he baloth's enormous body convulsed one last time in Kalyntri's jaws, its widened eyes giving way from the rage and fear that had marked its last moments to the stumbling resignations of breath and care. As the beast's eyes dimmed, Kalyntri crunched his jaws through the baloth's torso, thick bony armored plates snapping like sticks as beautiful blood and meat began their hurried passage down the dragon's throat.
Kalyntri paused from eating to roar his triumph to the sky and sea. He wanted Talrand to hear it, wherever the damnable merfolk might be. Talrand's proclamations had been very clear that all of the Kapsho was now Talrand's kingdom and all of its denizens under Talrand's control. Kalyntri's predations were at an end, claimed Talrand, and the dragon would have to kneel in fealty, leave the Kapsho seas, or die. His kingdom? Kalyntri would taste the marrow of Talrand's bones!
The dragon looked at the other baloths still backed in a large circle. They were ferocious predators, used to dominance, yet they knew better than to challenge Kalyntri. The law of superiority was a natural one, followed by those in Kalyntri's domain for hundreds of years. Followed by most, anyway. The baloths ambled out of the clearing, retreating to the jungles of their island home. Kalyntri swung what was left of the carcass up through the air and opened his mouth wide to catch it on the way down, swallowing it whole. His belly finally full, he rose into the air, ready once more to survey his dominion.
A fine dominion it was, too. Kalyntri had been the natural ruler of this part of the Kapsho seas for over three hundred years. Flanked by large islands to the north and south, between thousands of squares miles of ocean and archipelagos, the dominion formed perfect hunting grounds for the voracious dragon. Occasional human settlements would form on the islands, but when they got too big, Kalyntri would destroy them. The merfolk, too, had taken offense a few times at Kalyntri's ocean hunting, but they went just as smoothly down the dragon's gullet as the other food from the sea.
Talrand was the first note of discordance in what had otherwise been a harmonious melody of power and food for all these years. Talrand had first appeared a year ago at one of the many island caves Kalyntri used for lairs. Although a merfolk, he seemed equally comfortable on the ground as in the seas. Even more unusual was the obvious magical energy that radiated from him. A mage, and a very strong one at that. Most unusual, and most offensive to Kalyntri, were his drake servants that sat on each shoulder. Kalyntri had listened to the merfolk blather for a few seconds before responding with a coruscating blast of flame that filled the cavern. He had not expected the mage to die so easily, and there was no charred pile of bones and ash lying in wait to suggest that this was a matter quickly solved. Talrand was merely gone, and only the problem of him, and his drakes, remained.
Dragons and drakes, the "little dragons," had always had a contentious relationship. The drakes feared their larger cousins and the dragons' obvious superiority. But what they lacked in power they made up in numbers. To themselves and the outside world they were known as drakes, and they were everywhere. Conniving scavengers, they hunted in packs, using their sheer numbers to bring down prey they had no right to. But worst to Kalyntri were those drakes who had given up all pretense of freedom, such as those who now served the upstart Talrand.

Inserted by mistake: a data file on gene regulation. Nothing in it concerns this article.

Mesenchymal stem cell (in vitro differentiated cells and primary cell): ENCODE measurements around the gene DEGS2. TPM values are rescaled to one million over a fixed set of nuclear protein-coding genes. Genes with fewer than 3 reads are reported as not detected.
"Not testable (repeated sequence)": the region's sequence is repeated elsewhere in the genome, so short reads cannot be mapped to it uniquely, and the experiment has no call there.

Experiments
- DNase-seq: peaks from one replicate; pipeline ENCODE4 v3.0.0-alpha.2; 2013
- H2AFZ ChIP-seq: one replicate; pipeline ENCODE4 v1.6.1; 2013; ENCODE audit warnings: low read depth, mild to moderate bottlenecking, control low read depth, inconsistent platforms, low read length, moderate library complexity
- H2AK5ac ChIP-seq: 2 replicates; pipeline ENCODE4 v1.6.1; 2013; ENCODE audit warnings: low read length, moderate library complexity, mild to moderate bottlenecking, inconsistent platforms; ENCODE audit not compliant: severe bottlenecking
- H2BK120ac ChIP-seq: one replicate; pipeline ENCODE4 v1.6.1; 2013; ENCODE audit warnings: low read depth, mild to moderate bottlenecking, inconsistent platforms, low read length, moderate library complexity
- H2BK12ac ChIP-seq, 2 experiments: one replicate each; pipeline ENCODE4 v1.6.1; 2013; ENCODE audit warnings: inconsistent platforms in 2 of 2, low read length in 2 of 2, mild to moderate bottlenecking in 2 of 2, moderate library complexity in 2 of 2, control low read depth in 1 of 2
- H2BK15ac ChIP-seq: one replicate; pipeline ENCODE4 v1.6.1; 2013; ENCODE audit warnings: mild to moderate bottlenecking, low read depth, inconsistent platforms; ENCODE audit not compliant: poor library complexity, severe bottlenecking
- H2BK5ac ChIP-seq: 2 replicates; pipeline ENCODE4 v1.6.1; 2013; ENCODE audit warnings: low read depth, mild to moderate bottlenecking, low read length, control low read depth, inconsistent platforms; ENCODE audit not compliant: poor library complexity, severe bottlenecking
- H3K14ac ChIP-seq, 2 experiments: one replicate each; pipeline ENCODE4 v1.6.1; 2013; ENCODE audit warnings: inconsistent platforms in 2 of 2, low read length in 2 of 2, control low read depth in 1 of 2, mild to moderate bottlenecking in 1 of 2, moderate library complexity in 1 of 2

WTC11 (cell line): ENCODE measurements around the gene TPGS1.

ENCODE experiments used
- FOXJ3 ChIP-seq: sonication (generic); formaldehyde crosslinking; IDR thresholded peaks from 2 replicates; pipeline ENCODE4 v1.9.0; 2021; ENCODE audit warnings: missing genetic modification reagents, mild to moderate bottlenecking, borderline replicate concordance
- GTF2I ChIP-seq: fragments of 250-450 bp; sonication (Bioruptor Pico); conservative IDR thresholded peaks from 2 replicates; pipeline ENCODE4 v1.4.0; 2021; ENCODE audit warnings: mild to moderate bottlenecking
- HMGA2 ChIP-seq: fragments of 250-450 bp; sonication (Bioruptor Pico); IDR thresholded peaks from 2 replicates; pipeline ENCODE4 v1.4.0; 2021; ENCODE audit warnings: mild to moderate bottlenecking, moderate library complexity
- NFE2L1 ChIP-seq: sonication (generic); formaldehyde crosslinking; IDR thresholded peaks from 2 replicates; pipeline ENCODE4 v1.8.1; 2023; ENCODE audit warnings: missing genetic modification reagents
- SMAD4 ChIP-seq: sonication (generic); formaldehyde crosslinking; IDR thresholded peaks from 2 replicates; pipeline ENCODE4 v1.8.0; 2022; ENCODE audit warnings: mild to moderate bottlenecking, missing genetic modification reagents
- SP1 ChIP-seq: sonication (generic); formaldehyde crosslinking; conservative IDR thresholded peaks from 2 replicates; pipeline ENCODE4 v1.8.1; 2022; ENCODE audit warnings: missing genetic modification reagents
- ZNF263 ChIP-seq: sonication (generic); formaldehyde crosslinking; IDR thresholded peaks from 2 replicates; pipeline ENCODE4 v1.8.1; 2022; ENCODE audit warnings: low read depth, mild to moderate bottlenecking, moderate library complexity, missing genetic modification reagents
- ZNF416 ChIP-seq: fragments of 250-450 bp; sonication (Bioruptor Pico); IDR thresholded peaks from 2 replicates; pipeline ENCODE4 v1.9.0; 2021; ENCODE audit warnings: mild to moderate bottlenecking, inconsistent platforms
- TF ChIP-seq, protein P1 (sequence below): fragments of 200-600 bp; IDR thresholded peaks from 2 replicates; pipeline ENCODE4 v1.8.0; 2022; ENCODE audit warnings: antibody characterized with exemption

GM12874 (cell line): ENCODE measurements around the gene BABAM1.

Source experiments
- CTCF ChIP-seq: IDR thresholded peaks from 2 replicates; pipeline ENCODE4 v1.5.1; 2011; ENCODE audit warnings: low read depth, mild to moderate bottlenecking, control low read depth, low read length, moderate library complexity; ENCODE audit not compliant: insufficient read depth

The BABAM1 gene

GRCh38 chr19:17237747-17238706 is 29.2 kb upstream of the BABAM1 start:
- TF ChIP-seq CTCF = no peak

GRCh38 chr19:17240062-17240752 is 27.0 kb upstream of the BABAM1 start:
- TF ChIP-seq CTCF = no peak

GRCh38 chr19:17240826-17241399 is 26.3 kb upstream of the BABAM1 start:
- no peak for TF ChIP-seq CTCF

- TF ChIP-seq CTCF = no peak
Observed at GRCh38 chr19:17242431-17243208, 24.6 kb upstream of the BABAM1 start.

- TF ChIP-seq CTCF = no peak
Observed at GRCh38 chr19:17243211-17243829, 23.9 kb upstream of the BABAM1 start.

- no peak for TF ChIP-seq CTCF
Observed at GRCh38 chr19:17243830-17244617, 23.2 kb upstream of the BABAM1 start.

How had Talrand convinced the drakes to serve? Certainly the little ones, ever jealous of power, were always willing to serve those who had it; Kalyntri himself had a few for minions over the years. But the efforts and reach of Talrand suggested an amount of support that was surprising to the dragon. Well, no matter how powerful the mage was, Talrand's reign would come to a bloody end once his head was ripped from his shoulders and eaten as a delicious snack. Now all Kalyntri had to do was find him.
The dragon was soaring high over the Kapsho seas. His wings fully unfurled, the sun glinting off the red metallic scales of his head and back, Kalyntri knew he was an awe-inspiring sight. A red comet among the azure seas and skies. None dared confront him. None had dared for such a long time. Perhaps it was good for the occasional dumb and arrogant contender to have pretensions. It had perhaps been too long since Kalyntri had had an opportunity to fully show his power.
Lost in this thought, Kalyntri almost missed the lone dark storm cloud up ahead. A single small cloud of blackness amid an otherwise endless blue sky. The air had the tangy scent of a fresh storm, recently passed. As Kalyntri flew lower, he could see a small ring of islands dotting the water beneath cloud. And there, in the middle of the islands, in the water, was a man. No, he was on the water. And not a man, but a merfolk.
Good gods, was Talrand suicidal? Or perhaps simply that dumb and delusional. Kalyntri never had understood how the lesser races thought. He swooped low, eagerly, not wanting to lose Talrand again like he did the first time they met. But this time Talrand had chosen the wide open seas. No place to run, no place to hide. And if Talrand thought he could swim away... Kalyntri had made many a tasty snack of creatures who thought the deeper oceans were sufficient refuge.
Talrand, Sky Summoner | Art by Svetlin Velinov
Talrand stood on the water, small bubbles constantly churning in the sea underneath his feet to keep him aloft. There were no drakes around, not that a few of them would have made any difference. Kalyntri had seen many merfolk during his long reign, and there was nothing physically remarkable about Talrand—no clear sign that this was a being with pretensions to grandeur. He was just a small meat puppet on two legs, like the thousands of other meat puppets the dragon had eaten or burnt over the years. Except most meat puppets did not have the magical power Talrand seemed to have. But even powerful magics were no match for an enraged dragon.